Launch Group supports civilian in big way
By Airman 1st Class Wesley Carter , 30th Space Wing Public Affairs
/ Published May 20, 2008
VANDENBERG AIR FORCE BASE, Calif. -- Working in an Air Force office can be an overwhelming experience for a civilian who is not used to the rigors of the military lifestyle. However the benefits outweigh the negatives when it comes to order, pride in a mission and having a Wingman.
Laura Fortman, a former secretary to the 30th Launch Group Commander, experienced what it can mean to have a Wingman in a time of need. Ms. Fortman has recently moved to work at Elmendorf Air Force Base, Alaska where upon returning from work her house caught fire. Ms. Fortman lost everything in the fire with exception to her car and the clothes on her back, said 2nd Lt. Daniel Carroll, the 30th LCG executive officer.
After hearing about the fire, the Airmen she used to work with stepped up to help her in a time of need.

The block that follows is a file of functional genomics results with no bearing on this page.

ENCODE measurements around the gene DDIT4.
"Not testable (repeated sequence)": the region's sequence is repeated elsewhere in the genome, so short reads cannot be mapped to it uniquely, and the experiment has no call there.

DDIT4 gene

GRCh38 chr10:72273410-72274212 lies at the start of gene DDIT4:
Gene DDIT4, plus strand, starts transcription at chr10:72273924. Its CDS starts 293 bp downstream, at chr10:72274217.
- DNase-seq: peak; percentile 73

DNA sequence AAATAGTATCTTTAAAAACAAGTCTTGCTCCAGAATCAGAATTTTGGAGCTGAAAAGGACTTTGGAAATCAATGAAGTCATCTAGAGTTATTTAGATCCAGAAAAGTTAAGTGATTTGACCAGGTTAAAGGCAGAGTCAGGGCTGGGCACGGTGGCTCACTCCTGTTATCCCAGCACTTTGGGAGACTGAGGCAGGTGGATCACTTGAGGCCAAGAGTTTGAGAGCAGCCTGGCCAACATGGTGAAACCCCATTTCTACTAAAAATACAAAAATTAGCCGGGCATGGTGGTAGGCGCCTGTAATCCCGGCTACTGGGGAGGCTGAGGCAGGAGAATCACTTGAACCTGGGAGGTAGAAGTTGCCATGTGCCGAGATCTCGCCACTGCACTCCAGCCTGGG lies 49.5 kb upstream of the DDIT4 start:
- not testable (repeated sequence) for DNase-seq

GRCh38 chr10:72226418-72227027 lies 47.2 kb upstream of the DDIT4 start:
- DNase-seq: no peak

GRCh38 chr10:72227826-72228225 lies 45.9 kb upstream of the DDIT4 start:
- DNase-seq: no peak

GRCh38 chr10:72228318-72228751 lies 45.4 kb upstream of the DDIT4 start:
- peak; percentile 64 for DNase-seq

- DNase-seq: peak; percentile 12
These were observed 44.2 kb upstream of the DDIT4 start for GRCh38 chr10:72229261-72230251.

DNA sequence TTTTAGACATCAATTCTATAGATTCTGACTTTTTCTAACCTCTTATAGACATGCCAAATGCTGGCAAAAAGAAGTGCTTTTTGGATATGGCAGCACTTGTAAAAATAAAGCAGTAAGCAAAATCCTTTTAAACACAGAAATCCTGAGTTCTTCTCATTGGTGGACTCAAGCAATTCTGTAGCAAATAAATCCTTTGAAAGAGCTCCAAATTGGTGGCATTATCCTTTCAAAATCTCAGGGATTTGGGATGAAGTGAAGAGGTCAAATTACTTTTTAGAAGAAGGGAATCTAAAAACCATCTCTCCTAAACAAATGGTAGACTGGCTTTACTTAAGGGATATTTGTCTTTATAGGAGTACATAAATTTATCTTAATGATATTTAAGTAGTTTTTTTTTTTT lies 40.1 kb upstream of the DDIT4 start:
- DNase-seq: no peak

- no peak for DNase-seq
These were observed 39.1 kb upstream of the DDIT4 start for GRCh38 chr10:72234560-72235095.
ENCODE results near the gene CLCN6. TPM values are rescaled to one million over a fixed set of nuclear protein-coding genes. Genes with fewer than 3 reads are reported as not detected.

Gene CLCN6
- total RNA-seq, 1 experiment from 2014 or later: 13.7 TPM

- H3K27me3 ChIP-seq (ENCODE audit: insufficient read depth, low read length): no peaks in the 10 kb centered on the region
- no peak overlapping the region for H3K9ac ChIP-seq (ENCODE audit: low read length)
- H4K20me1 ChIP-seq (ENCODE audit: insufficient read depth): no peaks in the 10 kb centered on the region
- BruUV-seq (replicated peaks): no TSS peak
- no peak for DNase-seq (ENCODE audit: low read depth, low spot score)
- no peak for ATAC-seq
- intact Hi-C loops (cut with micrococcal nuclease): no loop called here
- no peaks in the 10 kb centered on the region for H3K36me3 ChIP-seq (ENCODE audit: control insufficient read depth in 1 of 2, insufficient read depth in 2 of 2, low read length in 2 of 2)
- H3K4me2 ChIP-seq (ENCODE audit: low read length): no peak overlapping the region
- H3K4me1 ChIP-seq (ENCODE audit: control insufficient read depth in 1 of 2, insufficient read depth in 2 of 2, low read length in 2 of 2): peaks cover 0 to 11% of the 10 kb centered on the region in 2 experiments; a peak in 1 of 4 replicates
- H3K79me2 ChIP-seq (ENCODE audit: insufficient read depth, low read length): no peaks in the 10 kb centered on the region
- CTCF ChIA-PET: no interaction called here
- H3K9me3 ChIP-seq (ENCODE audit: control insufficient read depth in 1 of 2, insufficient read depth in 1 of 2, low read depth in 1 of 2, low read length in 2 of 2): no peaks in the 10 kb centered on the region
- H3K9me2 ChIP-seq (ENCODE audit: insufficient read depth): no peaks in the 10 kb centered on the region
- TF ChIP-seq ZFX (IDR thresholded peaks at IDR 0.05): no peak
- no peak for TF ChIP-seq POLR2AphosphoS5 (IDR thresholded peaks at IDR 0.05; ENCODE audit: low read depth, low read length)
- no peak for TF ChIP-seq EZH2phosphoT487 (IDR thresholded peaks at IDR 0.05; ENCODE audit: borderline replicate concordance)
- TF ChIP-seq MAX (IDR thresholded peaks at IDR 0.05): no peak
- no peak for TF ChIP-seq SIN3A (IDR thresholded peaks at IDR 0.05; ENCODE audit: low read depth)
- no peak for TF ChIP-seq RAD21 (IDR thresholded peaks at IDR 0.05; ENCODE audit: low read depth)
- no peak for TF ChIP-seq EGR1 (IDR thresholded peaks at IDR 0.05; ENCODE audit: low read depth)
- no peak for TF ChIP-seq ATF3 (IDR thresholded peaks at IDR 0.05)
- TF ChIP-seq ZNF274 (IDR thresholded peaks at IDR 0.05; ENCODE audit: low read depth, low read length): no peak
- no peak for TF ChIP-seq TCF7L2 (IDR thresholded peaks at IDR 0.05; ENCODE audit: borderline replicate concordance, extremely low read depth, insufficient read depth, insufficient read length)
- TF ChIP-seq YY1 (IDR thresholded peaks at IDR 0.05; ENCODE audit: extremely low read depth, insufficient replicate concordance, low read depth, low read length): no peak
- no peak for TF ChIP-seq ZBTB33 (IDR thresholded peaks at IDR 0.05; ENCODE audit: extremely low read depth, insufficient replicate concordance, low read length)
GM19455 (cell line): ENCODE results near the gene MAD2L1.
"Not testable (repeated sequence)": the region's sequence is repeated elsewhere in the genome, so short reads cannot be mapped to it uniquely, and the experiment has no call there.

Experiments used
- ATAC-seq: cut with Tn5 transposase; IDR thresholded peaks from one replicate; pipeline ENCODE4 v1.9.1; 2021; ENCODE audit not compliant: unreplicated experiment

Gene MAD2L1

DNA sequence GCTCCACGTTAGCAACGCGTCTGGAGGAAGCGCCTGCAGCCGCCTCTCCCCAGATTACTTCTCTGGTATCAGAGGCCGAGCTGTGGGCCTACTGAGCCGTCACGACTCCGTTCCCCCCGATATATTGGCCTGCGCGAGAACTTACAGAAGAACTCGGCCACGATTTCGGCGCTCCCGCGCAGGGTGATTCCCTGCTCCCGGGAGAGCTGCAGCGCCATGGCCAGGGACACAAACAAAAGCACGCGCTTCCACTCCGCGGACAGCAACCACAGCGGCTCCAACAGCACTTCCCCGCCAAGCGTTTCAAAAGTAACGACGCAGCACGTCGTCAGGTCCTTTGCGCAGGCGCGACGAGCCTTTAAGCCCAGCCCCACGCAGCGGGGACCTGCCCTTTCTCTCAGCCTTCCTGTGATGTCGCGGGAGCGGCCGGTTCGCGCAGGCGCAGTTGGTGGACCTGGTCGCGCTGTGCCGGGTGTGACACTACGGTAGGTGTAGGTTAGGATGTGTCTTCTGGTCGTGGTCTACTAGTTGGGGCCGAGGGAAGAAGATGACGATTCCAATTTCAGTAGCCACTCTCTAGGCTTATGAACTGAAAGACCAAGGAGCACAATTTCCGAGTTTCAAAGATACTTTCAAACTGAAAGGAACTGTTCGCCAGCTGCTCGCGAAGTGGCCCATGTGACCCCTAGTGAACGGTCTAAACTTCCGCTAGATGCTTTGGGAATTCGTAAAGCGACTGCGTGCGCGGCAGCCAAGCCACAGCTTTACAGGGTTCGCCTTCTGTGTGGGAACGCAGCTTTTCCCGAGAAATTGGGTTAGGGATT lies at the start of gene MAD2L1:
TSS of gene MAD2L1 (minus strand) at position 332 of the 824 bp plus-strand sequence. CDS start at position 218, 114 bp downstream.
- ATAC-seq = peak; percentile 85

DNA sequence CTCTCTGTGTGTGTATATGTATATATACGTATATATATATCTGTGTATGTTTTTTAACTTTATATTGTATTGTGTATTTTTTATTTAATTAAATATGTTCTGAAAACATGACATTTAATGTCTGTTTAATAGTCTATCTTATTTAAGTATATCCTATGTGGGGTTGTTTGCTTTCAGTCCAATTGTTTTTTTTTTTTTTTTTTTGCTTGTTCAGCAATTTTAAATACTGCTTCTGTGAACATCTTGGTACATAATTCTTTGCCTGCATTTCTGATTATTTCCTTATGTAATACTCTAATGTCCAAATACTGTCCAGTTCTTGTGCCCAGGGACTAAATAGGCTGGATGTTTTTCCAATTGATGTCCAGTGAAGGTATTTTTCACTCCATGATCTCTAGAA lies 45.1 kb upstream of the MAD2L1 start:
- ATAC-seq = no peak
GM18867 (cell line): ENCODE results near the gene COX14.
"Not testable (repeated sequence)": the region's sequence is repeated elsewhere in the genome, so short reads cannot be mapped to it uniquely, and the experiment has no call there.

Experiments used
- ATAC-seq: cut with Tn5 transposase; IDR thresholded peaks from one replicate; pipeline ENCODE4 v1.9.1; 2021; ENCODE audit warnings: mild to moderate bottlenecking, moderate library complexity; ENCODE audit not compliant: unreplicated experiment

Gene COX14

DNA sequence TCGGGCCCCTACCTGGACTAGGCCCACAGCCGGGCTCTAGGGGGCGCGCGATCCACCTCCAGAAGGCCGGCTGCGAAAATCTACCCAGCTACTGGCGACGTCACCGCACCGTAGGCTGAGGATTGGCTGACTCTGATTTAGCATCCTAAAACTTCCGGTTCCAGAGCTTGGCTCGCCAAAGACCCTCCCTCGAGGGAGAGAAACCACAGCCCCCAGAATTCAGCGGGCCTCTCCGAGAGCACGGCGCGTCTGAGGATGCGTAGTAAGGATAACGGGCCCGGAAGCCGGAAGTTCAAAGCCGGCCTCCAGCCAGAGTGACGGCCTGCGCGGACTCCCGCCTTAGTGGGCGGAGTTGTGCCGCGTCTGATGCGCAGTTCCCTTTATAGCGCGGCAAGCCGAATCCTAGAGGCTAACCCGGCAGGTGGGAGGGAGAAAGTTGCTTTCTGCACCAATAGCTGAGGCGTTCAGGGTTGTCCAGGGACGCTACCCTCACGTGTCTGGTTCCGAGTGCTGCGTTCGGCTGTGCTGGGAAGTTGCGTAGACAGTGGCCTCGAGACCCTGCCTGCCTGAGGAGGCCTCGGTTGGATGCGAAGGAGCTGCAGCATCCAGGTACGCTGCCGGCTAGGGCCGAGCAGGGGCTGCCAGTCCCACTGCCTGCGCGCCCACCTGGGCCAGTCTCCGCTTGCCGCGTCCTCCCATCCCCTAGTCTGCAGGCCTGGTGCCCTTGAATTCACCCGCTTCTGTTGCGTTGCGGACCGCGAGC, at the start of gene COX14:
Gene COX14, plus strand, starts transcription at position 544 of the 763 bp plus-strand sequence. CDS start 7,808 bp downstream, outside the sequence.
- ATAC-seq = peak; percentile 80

"When we found out from one of Laura's friend, we just knew we had to do something to help," Lieutenant Carroll said. "So that Wednesday I drafted up an email telling what had happened, and saying that I would be taking donations to send to her on Friday."
Airmen, as they have been since the inaugural year of the Air Force in 1947, stepped up to the plate to help their former coworker and friend.
"The response was absolutely amazing," Lieutenant Carroll said. "In the two and a half day period, 46 people stepped up to donate to the cause."
Donations that turned into over $1,300 dollars to help out an Air Force family member.
"The response to the situation is a huge testament to the military lifestyle and how we really are a family," Lieutenant Carroll said. "When you lose everything $1300 isn't that big, but I am just glad we were able to help her out."
The service before self attitude is not only a talking point, but essential to the Air Force mission.
"These are highly trained individuals that maintain and operate extremely important assets, said Col. Carl Frushon, the 30th LCG commander. "Knowing there is someone there for you in a time of need makes it easier to separate yourself at work from what is going on at home and focus on the mission."
The greatest testament to the Airmen of the 30th LCG came from Ms. Fortman after receiving the check at work.
"They didn't tell about it," she said. "I had to go to a staff meeting after opening it, and I couldn't stop crying. The love and generosity that they have shown me will never be forgotten."